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Friendly bees, ferocious bees / by Mona Kerby.

By: Kerby, Mona.
Material type: TextTextSeries: A First book.Publisher: New York : F. Watts, 1987Description: 96 p. : ill. ; 22 cm.ISBN: 053110303X (lib. bdg.); 9780531103036 (lib. bdg.).Subject(s): Honeybee -- Juvenile literature | Africanized honeybee -- Juvenile literature | Bee culture -- Juvenile literature | Cooking (Honey) -- Juvenile literatureDDC classification: 595.79/9 LOC classification: QL568.A6 | K425 1987Summary: Describes the physical characteristics, habits, and natural environment of honeybees and Africanized bees. Also discusses beekeeping and includes recipes using honey.
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Item type Current location Call number Status Date due Barcode
CML Dewey University of Texas At Tyler
CML Dewey Area
595.79 K393F (Browse shelf) Available 0000000429118
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595.79 D394AN An ant's colony / 595.79 F529L Life of the honeybee / 595.79 H7145H The honeybee / 595.79 K393F Friendly bees, ferocious bees / 595.79 W9332BE A bee's nest / 595.4 W111WE Web-spinning spiders / 596 G864TH Things that swim in Texas waters :

Bibliography: p. 93.

Includes index.

Describes the physical characteristics, habits, and natural environment of honeybees and Africanized bees. Also discusses beekeeping and includes recipes using honey.

Reviews provided by Syndetics

School Library Journal Review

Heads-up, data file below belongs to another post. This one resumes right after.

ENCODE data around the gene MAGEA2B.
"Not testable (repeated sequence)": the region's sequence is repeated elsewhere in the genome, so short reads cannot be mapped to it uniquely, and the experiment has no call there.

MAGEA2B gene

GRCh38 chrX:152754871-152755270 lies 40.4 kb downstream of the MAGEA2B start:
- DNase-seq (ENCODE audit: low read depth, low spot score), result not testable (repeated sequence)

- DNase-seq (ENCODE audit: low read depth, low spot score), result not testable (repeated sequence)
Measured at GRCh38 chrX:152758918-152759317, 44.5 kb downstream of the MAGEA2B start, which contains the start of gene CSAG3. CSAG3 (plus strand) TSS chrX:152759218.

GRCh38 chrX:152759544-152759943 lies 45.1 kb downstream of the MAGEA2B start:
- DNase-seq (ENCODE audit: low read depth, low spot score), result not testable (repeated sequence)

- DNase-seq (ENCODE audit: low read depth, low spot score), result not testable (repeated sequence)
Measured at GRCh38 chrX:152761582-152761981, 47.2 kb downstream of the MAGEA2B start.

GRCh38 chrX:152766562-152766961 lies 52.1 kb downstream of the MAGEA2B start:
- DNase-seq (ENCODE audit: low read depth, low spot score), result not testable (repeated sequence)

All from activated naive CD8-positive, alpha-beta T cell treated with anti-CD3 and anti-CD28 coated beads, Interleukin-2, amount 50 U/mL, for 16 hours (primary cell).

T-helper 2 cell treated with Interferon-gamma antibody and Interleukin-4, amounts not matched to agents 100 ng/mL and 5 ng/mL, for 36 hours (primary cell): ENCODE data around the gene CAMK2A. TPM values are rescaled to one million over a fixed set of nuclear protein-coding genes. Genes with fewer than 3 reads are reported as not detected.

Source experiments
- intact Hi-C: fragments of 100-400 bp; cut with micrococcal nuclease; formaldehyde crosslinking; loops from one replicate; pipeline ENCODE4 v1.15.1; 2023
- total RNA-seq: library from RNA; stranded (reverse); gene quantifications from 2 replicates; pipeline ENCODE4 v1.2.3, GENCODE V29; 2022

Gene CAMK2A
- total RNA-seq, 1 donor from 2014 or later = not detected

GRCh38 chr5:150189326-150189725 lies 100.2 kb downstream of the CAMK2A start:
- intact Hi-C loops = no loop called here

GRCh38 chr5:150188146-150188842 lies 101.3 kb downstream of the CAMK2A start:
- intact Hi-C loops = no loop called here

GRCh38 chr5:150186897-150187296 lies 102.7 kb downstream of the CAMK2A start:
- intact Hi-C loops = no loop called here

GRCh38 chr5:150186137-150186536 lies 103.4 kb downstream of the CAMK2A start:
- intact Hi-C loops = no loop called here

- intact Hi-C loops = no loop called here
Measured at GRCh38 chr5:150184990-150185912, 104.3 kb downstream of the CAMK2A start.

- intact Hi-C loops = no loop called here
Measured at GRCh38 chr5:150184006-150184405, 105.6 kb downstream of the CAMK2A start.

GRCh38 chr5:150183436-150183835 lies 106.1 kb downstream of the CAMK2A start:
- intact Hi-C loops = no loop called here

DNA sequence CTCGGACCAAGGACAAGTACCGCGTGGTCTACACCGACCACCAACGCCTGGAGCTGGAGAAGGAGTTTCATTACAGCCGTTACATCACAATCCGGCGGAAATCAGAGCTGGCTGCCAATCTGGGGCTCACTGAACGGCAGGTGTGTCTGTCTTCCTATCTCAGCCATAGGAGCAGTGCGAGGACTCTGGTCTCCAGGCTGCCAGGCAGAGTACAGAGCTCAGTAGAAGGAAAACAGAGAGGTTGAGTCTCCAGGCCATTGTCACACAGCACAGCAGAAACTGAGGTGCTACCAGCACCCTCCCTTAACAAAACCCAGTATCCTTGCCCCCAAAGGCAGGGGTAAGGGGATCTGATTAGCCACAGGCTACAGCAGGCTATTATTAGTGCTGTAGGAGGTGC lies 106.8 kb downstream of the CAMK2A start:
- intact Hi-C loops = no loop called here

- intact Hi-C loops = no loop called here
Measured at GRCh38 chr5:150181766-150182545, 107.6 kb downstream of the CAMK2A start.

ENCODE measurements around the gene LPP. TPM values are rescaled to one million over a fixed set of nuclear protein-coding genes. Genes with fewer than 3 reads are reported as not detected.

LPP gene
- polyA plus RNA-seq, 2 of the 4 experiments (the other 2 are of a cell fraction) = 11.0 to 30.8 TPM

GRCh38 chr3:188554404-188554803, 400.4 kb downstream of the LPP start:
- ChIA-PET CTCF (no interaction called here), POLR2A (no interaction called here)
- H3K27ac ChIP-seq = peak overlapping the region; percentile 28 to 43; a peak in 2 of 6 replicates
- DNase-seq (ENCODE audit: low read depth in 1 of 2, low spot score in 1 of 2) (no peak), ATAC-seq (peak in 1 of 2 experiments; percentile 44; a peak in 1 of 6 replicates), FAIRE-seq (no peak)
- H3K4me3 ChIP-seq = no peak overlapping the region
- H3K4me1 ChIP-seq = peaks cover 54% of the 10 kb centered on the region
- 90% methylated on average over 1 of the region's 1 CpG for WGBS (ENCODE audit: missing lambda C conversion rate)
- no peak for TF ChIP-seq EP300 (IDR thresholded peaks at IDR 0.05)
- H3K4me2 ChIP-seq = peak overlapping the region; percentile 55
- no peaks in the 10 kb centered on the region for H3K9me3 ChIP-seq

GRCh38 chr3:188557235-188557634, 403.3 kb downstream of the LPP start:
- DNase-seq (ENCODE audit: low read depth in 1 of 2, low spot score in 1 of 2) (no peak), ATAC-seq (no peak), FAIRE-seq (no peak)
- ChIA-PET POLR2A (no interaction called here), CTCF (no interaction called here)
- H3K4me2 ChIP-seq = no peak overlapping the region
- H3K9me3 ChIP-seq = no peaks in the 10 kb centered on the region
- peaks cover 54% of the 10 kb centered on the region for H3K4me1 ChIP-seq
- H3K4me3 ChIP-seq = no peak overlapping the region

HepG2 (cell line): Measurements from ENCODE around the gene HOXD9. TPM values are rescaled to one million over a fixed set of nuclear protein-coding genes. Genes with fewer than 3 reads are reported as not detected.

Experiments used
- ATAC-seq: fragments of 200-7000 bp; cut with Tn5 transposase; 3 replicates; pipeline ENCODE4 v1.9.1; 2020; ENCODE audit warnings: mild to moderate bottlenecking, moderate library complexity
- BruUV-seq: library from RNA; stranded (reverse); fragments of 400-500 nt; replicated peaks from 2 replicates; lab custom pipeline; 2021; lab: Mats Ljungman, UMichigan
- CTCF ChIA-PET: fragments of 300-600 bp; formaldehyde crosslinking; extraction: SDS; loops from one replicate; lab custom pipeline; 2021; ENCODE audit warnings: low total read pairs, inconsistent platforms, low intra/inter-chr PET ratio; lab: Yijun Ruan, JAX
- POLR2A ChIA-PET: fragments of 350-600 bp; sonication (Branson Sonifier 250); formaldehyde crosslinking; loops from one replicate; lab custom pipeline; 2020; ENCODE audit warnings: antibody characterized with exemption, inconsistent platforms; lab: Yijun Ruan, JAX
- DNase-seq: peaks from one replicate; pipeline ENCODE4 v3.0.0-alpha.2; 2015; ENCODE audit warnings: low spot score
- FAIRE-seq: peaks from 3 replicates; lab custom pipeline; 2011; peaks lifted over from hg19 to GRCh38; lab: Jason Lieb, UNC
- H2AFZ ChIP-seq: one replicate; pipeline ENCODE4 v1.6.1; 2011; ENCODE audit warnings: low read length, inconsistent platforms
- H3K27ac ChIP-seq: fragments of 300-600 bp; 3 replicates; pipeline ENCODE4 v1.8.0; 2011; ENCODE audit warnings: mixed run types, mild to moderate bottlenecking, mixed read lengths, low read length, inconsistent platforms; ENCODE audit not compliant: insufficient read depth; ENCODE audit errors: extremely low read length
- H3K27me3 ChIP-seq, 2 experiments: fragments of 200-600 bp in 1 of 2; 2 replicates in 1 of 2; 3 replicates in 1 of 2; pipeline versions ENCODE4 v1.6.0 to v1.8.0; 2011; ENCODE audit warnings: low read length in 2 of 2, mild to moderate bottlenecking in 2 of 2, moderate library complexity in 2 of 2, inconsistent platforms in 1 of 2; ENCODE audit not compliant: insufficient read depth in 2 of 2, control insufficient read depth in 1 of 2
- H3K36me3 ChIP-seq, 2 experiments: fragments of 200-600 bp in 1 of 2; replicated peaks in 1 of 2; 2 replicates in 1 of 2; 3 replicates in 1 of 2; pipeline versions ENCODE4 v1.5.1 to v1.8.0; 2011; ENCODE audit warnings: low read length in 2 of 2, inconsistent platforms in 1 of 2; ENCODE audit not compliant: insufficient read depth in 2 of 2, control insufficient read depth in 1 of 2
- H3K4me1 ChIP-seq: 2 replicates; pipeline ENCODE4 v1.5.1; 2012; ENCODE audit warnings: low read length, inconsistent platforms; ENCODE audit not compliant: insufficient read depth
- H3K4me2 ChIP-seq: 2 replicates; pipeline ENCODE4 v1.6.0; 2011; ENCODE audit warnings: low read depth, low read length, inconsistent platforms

Gr 4-7 This general introduction to honeybees is clearly written; however, the quality of information given varies, limiting the book's usefulness. The first five chapters, plus chapter seven, are the most thorough and best organized sections. They examine anatomy; physical characteristics of the queen, worker, drone, and their respective functions; the honeybee's life cycle; honey-making; worker bee ``dances''; common diseases; and natural enemies. The remaining chapters, which include information on Africanized (``killer'') bees; beekeeping; beehunts; and cooking with honey, attempt to cover too many topics in too little space; as a result, important details are omitted. A chapter that is presented as a guide to beginning beekeepers gives very little ``how-to'' information. It also fails to mention that zoning ordinances should be checked before setting up beehivessome cities ban them. Kerby gives instructions on tracking down wild swarms of bees up to the point of cutting down trees, but she does not explain how to safely extract the bees. (Other beekeeping books recommend beehunting for experienced beekeepers only.) Clear black-and-white photos and line drawings illustrate the text; however, the majority do not closely match it. Much the same information on honeybees can be found in Fischer-Nagel's Life of the Honeybee (Carolrhoda, 1985), which includes superior color photos. Pringle's Here Come the Killer Bees (Morrow, 1986) contains more in-depth information on Africanized bees. Karey Wehner, San Francisco Public Library (c) Copyright 2010. Library Journals LLC, a wholly owned subsidiary of Media Source, Inc. No redistribution permitted.

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